In October, Blue Origin and Sierra Space announced their plans for a commercially developed, owned and operated space station to be built in low Earth orbit. Blue Origin called the space station an “orbital reef” and said it will house up to 10 people by the second half of the decade.
Aerospace company Nanoracks will also be developing its own commercial space station, which it calls “Starlab,” and Northrop Grumman has yet to name its space hub. NASA awarded contracts worth millions to the three private companies.
Orbital Reef (Twitter/@OrbitalReef)

8. Commitments made at COP26 in Glasgow, Scotland

The 26th UN Climate Change Conference, commonly referred to as COP26, was held in Glasgow, Scotland, UK from October 31 to November 12. Several commitments have been made by participating countries, including India. COP26 concluded with 197 countries agreeing to a new climate deal: the Glasgow Climate Pact, to keep 1.5 degrees Celsius alive and finalize the 2015 Paris Agreement.
Countries have collectively committed to reducing methane emissions, aligning the financial sector to net zero by 2050, halting and reversing deforestation, ditching the internal combustion engine, accelerating the phase-out of coal and to end international financing of fossil fuels, to name a few. some.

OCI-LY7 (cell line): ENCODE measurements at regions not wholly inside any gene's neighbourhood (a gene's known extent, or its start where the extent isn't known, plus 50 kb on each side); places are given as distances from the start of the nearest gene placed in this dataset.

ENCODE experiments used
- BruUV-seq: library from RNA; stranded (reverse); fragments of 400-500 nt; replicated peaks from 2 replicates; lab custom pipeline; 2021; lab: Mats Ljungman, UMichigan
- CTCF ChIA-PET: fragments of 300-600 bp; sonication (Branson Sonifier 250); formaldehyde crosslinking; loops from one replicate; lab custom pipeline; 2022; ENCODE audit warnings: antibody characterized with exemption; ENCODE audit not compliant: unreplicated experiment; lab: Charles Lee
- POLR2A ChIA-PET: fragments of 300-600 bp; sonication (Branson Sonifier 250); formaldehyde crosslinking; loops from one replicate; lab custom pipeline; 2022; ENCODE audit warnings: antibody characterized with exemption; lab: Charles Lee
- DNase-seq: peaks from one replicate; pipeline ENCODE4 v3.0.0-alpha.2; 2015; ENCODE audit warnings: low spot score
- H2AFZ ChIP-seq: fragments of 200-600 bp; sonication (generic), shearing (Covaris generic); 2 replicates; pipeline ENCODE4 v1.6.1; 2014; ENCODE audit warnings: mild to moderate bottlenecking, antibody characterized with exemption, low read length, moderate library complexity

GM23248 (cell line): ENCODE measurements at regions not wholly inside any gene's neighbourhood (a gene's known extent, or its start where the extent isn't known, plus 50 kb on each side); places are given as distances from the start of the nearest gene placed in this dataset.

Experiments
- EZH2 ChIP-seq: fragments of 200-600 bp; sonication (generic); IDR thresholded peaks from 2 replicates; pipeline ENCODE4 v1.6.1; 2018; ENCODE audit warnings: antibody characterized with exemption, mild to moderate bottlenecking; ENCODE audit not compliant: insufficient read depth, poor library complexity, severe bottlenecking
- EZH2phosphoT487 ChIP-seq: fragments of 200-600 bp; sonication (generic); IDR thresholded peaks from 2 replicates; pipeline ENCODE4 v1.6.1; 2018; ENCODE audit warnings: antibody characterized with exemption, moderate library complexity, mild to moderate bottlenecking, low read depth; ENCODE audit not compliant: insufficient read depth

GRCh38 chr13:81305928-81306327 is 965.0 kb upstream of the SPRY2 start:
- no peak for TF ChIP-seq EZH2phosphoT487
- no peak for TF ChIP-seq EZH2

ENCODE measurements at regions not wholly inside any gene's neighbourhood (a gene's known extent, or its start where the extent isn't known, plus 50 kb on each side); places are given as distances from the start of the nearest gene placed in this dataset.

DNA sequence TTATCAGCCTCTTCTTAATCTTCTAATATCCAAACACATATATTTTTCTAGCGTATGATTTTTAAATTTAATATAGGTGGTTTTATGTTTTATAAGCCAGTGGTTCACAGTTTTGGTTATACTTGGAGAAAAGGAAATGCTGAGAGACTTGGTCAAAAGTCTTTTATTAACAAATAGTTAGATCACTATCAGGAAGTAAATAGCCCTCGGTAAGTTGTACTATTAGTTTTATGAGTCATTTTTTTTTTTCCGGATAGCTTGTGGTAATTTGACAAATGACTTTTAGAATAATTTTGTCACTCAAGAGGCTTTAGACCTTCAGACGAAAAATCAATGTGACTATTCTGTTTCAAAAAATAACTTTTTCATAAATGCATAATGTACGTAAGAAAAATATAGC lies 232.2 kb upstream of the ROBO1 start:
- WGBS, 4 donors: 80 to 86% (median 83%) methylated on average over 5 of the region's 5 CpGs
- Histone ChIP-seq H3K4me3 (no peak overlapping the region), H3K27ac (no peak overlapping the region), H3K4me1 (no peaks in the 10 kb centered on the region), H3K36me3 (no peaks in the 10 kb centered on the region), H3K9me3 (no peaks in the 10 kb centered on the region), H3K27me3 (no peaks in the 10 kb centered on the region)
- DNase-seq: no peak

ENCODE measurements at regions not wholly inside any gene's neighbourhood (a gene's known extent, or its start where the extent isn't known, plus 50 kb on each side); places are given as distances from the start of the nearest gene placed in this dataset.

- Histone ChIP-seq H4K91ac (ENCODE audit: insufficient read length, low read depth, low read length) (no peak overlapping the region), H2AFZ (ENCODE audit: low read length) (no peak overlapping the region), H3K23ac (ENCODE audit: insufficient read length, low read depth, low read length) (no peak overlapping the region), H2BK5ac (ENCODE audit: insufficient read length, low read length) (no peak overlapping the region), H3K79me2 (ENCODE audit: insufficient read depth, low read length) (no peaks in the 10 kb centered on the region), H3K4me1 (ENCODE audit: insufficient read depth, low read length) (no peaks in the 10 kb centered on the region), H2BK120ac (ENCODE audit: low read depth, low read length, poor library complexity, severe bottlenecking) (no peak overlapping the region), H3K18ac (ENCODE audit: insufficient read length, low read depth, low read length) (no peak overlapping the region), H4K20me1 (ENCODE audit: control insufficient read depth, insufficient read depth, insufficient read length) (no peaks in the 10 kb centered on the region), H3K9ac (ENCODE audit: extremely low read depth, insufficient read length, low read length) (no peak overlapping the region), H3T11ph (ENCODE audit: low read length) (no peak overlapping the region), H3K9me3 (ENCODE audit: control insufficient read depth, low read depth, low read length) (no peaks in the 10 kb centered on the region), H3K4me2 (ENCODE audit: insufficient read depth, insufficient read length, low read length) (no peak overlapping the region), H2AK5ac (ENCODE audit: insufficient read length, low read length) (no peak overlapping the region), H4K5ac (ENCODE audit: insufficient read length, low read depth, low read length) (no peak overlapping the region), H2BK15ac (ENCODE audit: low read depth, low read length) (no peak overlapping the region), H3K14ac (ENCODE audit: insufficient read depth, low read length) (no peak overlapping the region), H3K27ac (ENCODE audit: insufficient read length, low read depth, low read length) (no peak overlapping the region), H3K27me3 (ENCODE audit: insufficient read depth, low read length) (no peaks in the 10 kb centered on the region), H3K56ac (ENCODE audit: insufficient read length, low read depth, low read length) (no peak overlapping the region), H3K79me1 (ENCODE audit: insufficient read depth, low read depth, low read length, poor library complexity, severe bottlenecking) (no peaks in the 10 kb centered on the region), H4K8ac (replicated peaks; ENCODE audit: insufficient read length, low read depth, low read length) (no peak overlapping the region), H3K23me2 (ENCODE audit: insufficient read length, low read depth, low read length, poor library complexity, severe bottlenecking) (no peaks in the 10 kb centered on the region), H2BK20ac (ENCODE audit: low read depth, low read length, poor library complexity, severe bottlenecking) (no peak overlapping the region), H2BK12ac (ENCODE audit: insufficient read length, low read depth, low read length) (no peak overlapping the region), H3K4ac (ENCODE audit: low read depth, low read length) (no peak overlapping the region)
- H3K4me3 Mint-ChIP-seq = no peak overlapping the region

United Nations Climate Change Conference in Glasgow (Photo: Getty)

In September, scientists at Washington University in St. Louis found new evidence that supports the idea that America’s first civilization was made up of “sophisticated engineers.” Evidence suggests that the first Native American peoples or Native Americans were highly skilled engineers capable of building huge earthen structures in months or even weeks. One of the researchers claimed that these early earthworks held together for more than 3,000 years without major breakage or erosion.

One example is the Poverty Point World Heritage Site in Louisiana, USA, which consists of 72-foot-tall mounds and ridges of earth built by hunter-gatherers around 3,400 years ago.

In 2020, scientists announced the discovery of a strange object they found by accident. This year they discovered more about the object, which is a “brown dwarf” nicknamed “the accident”. The accident, because it was found by pure chance, is unique because it bears no resemblance to the other brown dwarfs (more than 2,000 of them) discovered so far in the Milky Way.